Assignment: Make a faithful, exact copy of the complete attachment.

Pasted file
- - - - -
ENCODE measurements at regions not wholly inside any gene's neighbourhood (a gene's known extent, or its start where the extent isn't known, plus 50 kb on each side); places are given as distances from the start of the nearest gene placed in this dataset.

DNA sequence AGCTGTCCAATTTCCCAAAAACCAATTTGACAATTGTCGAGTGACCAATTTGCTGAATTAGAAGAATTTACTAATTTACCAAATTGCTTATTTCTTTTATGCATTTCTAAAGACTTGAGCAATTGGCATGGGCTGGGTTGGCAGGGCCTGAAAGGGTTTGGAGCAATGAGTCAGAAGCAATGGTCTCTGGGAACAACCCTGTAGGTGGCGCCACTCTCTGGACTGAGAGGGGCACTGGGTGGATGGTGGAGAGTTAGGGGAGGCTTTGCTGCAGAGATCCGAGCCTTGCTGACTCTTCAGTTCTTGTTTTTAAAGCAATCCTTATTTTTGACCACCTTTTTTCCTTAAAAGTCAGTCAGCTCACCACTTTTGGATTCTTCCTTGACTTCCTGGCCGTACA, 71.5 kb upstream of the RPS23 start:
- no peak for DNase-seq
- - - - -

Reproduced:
ENCODE measurements at regions not wholly inside any gene's neighbourhood (a gene's known extent, or its start where the extent isn't known, plus 50 kb on each side); places are given as distances from the start of the nearest gene placed in this dataset.

DNA sequence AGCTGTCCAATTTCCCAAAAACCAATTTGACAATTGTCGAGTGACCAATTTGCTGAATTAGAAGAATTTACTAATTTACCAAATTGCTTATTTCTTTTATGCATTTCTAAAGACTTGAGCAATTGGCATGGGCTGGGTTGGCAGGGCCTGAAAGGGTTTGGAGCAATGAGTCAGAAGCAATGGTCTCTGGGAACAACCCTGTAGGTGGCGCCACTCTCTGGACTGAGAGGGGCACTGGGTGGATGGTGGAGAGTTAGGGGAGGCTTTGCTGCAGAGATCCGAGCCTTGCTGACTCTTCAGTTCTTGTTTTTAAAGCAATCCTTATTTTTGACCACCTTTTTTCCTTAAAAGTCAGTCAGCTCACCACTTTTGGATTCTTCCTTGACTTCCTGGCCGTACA, 71.5 kb upstream of the RPS23 start:
- no peak for DNase-seq